I hate that I’m being so vague about stuff, but I really don’t want to spoil it for anyone. This entire book is filled with spoilers so I really can’t say much else about the book. What I can say though, is that I loved it and cannot wait for book 3, the final book in the trilogy. I can also let you know that this book was utterly fantastic and I’ll be giving it 5 stars. Go read it now.

Review: The Melody of Light by M.L. Rice

Book Title: The Melody of Light
Author: M.L. Rice
Published Date: November 18th, 2014
Publisher: Bold Strokes Books
Genre: YA Contemporary
Standalone
Book Link: Goodreads
Synopsis from Goodreads:
Siblings Riley and Aidan Gordon are survivors. Together, they survived an abusive childhood, and when a fiery accident incinerates all they have—except for each other—they survive that, too. The tragedy leaves them with burdens and pain beyond their years, but it also sets them free to forge their own paths. Aidan’s road to happiness seems smooth and carefree. But Riley continues to struggle, her only saving grace being a passion for music that helps soothe her damaged soul. As their paths diverge and college looms, Riley will have to depend less on Aidan and more on herself. Fear of failure drives her, but will finding love derail her single-minded determination to succeed, or will it open the door to the family she’s always wanted?

Disclaimer: I received this e-ARC from Bold Strokes Books via NetGalley in exchange for my honest review.

Review:
This book sounded like something I’d love, so I was excited to get it from NetGalley. It’s no secret that I love dark contemporaries and that they usually give me all those feels. Unfortunately, this book didn’t do it for me. I was unbelievably bored the entire time I read it. I didn’t root for Riley or Aidan to overcome their childhood. I didn’t get excited or emotional at all.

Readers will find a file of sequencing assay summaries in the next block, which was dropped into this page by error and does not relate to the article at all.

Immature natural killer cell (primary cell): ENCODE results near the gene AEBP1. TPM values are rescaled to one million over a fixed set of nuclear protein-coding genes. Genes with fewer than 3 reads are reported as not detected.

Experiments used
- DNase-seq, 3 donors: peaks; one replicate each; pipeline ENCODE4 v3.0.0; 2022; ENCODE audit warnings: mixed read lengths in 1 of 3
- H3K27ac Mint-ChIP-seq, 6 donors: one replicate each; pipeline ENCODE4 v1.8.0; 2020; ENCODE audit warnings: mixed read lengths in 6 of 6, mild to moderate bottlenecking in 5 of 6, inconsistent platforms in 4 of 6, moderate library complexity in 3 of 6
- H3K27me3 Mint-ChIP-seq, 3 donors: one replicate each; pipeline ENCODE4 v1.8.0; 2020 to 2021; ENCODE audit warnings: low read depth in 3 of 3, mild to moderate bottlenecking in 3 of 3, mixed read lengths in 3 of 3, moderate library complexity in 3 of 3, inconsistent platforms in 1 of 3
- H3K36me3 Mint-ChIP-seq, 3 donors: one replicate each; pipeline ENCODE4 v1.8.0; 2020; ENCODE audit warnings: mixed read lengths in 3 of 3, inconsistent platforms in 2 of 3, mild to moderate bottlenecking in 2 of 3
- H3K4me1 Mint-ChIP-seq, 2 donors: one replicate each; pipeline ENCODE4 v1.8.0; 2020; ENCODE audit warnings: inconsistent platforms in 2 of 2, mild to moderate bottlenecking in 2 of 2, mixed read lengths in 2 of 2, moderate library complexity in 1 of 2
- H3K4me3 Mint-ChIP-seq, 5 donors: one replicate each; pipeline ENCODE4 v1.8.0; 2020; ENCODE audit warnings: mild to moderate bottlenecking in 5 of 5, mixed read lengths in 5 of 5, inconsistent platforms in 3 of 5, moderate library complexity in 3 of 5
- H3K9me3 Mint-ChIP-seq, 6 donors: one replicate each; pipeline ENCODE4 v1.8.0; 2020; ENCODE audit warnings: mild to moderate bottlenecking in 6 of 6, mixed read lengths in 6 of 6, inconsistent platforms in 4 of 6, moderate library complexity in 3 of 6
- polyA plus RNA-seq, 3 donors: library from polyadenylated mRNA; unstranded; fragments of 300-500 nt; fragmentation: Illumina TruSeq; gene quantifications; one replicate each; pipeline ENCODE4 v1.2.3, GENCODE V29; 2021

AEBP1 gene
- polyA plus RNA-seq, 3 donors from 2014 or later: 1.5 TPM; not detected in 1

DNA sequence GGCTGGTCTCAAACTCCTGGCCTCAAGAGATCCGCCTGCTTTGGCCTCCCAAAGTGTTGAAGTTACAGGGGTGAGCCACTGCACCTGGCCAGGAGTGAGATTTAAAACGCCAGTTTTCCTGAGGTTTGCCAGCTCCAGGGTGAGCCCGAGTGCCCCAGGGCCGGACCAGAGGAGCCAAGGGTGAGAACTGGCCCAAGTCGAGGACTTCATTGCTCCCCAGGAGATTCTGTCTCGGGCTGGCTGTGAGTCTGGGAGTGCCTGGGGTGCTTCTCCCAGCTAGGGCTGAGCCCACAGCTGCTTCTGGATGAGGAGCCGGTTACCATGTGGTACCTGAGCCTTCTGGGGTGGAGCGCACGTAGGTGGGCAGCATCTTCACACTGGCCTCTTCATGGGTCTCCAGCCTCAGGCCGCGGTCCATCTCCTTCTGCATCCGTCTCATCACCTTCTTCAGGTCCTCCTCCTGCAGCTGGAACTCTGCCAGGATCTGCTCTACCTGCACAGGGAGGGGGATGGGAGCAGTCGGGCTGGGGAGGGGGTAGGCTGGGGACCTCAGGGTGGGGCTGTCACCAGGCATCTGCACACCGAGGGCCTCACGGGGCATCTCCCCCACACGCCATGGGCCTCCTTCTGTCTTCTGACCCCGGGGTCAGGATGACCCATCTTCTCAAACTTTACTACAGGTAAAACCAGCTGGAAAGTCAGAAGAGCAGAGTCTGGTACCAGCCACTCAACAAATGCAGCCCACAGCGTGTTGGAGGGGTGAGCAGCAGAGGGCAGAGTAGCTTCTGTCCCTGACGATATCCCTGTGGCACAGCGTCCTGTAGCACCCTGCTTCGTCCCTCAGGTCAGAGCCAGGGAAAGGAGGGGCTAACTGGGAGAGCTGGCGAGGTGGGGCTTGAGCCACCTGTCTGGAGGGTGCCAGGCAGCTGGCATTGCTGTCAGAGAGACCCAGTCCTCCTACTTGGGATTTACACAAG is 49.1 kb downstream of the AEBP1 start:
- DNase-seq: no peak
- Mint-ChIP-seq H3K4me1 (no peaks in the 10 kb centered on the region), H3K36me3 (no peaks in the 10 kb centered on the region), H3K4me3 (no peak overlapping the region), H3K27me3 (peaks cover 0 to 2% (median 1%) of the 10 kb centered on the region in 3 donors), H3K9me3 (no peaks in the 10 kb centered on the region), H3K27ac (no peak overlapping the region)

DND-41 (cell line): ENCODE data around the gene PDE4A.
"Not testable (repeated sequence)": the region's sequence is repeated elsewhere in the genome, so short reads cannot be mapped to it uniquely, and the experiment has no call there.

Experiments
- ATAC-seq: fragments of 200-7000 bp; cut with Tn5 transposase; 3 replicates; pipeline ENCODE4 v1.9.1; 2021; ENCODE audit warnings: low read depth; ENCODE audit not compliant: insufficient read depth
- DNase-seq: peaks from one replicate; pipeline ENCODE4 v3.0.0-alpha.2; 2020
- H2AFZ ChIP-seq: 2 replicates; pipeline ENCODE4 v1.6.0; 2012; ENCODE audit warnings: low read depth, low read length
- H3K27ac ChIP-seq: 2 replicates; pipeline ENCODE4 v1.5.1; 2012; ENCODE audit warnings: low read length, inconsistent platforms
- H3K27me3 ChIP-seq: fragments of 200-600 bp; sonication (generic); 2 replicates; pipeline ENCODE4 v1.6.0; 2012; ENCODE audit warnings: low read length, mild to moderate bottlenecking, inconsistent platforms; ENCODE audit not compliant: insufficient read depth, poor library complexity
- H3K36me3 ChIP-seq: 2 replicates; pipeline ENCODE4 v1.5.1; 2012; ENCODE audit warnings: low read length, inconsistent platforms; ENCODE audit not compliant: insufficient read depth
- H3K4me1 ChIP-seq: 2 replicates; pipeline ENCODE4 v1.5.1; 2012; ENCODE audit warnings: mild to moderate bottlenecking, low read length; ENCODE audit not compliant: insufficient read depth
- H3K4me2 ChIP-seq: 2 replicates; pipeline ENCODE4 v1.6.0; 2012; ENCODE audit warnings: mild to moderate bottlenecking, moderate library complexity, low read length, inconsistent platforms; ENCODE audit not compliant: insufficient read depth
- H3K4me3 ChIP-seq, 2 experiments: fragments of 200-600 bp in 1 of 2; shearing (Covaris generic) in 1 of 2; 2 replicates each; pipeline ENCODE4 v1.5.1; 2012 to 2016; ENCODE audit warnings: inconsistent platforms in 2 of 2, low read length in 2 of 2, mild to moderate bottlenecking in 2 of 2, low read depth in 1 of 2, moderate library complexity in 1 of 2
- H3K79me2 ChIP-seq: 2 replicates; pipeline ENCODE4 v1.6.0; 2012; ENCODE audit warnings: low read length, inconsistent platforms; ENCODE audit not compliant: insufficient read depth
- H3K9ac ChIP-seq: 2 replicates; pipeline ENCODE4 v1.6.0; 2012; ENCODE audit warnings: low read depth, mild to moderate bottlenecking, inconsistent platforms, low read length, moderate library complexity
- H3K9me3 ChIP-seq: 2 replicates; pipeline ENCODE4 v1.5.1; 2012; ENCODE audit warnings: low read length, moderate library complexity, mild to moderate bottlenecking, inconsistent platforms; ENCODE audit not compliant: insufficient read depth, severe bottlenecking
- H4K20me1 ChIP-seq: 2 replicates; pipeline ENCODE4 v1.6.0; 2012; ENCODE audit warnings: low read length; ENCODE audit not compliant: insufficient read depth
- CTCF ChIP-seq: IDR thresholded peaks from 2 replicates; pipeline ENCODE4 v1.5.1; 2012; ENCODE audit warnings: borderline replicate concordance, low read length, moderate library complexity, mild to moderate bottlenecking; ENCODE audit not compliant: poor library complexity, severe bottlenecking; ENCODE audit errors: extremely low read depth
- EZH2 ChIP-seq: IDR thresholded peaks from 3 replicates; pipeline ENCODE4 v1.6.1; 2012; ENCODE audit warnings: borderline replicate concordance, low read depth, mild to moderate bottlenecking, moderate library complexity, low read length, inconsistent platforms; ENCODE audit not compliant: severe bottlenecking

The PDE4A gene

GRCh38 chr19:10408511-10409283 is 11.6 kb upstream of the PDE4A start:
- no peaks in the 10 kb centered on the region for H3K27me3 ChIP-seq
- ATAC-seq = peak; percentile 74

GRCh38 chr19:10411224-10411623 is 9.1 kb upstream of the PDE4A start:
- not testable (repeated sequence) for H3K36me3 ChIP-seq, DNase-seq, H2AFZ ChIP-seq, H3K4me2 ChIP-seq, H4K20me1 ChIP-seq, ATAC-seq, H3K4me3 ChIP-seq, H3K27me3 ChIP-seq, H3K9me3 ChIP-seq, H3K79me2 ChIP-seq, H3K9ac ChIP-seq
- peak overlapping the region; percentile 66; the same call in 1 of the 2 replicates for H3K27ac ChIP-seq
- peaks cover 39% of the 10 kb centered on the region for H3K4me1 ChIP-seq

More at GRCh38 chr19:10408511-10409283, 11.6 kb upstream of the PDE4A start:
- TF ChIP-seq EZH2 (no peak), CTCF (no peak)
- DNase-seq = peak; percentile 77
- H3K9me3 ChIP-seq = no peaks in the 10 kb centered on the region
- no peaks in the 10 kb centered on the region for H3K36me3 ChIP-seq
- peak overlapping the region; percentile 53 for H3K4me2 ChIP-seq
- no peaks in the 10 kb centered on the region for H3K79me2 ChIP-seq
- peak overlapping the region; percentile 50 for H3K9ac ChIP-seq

Even as young adults they seemed overly involved in each others lives which really gave me the hebie jeebies. There was no reason they needed to constantly be all up in each others business and it really didn’t sit well with me. I understand being close with siblings, especially considering their rough childhood, but their co-dependence really made me wonder if they could ever have their own lives.

I was not a big fan of the romance either which is weird because I love LGBT romance. In this book it kinda came out of nowhere I was was left wondering if I had missed clues to the fact that one of the siblings was attracted to their same gender. Even when the couple got together, I wondered why they were ever together because I didn’t feel the chemistry between them at all.

Things were really rushed in this book and I don’t feel like enough time was spent developing their characters. I wanted more character development for Riley and more for Aidan. I wanted to see how they would conquer the world if they weren’t constantly attached to each other. I wanted them to explore their independence 

This book was overall very boring, the sibling relationship gave me the creeps and the character development was very poor. So I’ll be giving this book 2 stars. I would not recommend this book to anyone.